Child Support is the name given to payments made by one parent to another parent (or to the State of Texas) for the support of their children. The Court must order that child support be paid unless it can be shown by clear and convincing evidence that it is not in the best interest of the children.
* GUIDELINE CHILD SUPPORT - Calculated by using a formula written by the state legislature, this is the amount of child support that courts generally order unless the court is convinced another amount would be in the child's best interest.
* OBLIGOR - The person ordered to pay child support.
* OBLIGEE - The person with the right to receive child support payments.
* STATE DISBURSEMENT UNIT - A division of the Attorney General's office that collects child support payments from obligors and sends them to obligees.
Relationship Between Child Support and Visitation
The Texas Family Code makes it very clear that there is no relationship between the obligation to pay child support and the right to visit with your children. This is very important to understand because many parents get this wrong and end up being chastised by a judge over it. If the child lives with you most of the time, you cannot prevent the other parent from visiting with the child just because the other parent is not paying child support as ordered. Likewise, if you are the one paying child support, you cannot withhold payments because the other parent is refusing to let you see your child. They are independent legal rights and obligations.
Making Sure Child Support is Used for the Children
Many obligors resist paying child support because they don't believe the payments are going to be used for the child's benefit. They feel they are paying for the other parent's lifestyle and want to make sure child support is used for the children. The short answer is, you can't do that: The obligor CANNOT control how child support is spent by the obligee. There are some ways to deal with the issue, however. First, offer to make direct payments for the benefit of the child. For example, if the other parent needs $200 per week to pay for daycare, try to put it in the child support order that you will make that payment directly to the daycare. In that way, you now that at least that portion of your child support is being spent for the benefit fo the children. Also, if your child is not being properly cared for by the custodial parent, you can bring a suit to modify and try to become the custodial parent yourself.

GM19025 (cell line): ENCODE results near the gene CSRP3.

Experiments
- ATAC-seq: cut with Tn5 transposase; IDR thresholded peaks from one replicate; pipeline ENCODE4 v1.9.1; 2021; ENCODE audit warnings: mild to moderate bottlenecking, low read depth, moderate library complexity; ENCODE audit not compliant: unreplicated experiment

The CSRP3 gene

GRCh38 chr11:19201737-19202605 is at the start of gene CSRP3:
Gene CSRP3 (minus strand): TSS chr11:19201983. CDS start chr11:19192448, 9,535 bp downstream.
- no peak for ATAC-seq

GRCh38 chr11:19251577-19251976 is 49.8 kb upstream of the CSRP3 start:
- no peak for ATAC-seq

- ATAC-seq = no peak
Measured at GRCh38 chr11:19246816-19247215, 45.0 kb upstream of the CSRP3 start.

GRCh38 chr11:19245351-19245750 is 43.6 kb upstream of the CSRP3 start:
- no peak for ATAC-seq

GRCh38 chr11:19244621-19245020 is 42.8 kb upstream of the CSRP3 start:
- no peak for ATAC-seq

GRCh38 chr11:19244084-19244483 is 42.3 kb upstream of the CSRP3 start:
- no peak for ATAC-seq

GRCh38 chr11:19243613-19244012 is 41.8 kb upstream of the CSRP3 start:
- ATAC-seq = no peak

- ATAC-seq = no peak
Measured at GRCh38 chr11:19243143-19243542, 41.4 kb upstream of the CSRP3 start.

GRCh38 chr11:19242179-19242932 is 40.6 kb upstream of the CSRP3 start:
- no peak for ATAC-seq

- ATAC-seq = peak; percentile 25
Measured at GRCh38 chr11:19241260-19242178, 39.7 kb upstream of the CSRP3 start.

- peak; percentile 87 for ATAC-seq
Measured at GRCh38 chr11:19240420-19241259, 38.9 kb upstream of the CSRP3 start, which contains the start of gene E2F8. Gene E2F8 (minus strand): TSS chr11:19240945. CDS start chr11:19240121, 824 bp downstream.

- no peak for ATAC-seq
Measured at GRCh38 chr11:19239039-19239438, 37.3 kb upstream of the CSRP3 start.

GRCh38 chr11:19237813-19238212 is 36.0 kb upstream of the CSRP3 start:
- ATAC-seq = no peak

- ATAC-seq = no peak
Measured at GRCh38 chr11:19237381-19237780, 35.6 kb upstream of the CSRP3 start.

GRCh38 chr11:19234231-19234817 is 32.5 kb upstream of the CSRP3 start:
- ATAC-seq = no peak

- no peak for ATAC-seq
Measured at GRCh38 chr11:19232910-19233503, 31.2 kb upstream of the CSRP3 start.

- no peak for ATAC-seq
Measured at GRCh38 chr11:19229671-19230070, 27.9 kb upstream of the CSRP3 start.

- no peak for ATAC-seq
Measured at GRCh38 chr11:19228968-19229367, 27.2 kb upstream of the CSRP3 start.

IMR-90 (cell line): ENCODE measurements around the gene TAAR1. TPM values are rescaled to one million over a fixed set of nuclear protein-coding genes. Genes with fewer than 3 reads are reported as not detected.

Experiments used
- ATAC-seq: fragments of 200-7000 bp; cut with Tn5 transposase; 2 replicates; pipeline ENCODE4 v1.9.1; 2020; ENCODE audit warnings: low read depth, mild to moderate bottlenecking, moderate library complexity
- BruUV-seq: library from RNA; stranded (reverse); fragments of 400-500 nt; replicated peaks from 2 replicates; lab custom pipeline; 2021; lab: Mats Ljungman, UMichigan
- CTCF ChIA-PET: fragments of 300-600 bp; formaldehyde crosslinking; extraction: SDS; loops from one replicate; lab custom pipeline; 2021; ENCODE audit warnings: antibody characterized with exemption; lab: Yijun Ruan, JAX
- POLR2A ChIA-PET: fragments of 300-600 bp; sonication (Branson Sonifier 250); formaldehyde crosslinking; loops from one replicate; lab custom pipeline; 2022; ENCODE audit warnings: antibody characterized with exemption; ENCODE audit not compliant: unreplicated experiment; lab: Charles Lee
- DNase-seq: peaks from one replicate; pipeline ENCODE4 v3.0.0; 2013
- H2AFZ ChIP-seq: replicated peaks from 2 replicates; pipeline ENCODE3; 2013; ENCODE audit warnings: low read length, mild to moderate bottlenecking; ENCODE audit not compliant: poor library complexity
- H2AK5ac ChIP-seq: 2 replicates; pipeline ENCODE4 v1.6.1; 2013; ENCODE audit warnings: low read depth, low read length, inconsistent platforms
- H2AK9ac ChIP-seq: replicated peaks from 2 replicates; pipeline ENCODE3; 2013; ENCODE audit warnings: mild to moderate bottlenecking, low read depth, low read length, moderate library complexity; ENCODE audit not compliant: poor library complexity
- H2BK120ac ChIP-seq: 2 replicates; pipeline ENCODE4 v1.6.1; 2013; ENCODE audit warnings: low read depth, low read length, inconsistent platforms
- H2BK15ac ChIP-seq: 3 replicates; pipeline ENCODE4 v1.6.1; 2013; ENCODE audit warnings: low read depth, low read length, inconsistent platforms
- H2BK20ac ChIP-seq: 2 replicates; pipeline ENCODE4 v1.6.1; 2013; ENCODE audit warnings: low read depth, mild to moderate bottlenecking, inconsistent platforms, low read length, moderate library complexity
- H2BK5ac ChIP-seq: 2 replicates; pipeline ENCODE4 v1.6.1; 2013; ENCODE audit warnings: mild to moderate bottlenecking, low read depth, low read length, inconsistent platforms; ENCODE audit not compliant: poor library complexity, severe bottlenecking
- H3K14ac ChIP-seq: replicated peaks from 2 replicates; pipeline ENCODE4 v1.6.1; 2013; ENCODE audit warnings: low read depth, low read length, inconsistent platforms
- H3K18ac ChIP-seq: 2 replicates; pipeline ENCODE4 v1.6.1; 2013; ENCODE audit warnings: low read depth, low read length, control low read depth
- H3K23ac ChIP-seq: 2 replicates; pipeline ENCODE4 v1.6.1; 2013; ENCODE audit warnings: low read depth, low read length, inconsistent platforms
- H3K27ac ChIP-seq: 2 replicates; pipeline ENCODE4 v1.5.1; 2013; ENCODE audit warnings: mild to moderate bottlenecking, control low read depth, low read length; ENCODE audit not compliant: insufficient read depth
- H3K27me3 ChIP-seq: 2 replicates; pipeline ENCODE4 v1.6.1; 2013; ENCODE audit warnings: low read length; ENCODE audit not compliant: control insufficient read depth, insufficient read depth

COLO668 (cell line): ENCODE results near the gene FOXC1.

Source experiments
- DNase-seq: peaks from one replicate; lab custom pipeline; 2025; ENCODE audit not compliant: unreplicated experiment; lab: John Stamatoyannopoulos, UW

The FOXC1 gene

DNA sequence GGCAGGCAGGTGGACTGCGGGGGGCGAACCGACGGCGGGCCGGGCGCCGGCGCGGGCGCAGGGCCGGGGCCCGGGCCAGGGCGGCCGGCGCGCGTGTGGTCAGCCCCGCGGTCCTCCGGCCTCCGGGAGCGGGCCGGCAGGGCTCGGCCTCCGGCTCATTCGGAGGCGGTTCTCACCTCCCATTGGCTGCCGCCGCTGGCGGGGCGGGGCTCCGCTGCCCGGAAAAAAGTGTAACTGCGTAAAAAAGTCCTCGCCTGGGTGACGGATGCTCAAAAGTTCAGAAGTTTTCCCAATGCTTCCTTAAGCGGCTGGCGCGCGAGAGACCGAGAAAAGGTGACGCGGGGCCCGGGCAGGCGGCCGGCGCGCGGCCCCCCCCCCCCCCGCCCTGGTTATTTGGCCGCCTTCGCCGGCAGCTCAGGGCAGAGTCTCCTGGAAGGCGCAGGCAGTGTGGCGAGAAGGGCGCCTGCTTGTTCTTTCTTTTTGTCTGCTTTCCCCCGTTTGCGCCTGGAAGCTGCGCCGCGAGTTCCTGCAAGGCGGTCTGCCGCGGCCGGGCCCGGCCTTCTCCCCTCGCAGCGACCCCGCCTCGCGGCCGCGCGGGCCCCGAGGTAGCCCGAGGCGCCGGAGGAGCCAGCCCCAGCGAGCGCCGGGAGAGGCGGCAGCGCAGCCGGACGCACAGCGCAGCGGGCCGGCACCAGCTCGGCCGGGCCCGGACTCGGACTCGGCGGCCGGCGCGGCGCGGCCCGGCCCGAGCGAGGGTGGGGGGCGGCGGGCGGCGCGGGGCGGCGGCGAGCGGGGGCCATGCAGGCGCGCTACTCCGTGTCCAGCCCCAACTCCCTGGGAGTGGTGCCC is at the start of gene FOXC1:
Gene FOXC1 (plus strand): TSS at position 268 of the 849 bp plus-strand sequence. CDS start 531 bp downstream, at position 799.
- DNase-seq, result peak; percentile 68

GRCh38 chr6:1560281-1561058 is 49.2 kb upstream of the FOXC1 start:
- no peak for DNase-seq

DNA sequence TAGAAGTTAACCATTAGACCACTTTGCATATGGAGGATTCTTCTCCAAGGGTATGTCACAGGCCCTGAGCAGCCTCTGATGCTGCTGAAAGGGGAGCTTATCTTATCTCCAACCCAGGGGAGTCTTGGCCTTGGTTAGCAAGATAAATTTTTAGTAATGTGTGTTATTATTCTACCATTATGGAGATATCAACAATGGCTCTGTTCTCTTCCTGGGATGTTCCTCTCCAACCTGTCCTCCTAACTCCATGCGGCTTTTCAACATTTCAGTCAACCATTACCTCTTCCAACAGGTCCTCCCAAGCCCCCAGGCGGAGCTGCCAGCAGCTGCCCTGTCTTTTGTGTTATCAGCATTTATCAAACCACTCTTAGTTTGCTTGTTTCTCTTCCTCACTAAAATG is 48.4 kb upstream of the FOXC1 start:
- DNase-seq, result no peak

How Long is Child Support Payable?
Generally, court-ordered child support must be paid until the child graduates from high school or turns 18, whichever occurs later. However, if your child has special needs, you may be ordered to pay support beyond the child's 18th birthday, particularly if the child would become a ward of the state without your payments. If you don't make your child support payments, the obligee can sue you for payment up until the child turns 24.
Avoiding Child Support
Sometimes, the obligor is not reliable and ordering child support payments from an unreliable person can bring little benefit to the obligee or the children. It can lead to a lifetime of child support enforcement hearings that never end in money being paid. If there is significant community property, the parties can agree to "prepay" child support by giving the obligee a significantly disproportionate share of the assets. If this is done, it should be explained very specifically in the decree of divorce. For example, an obligor who is not likely to hold more than a series of minimum wage jobs would pay about $22,000 in child support for a child who is 10 years old at the time of divorce. The parties could agree to give the obligee an additional $22,000 worth of property or debt relief in exchange for the obligor not being required to pay child support.
Additional resources provided by the author
The Texas Attorney General has a number of publications that explain various aspects of the child support system. Also, the Texas Young Lawyers Association provides helpful publications in the area of family law, although they do not focus on child support. I have provided links below to their respective web sites.
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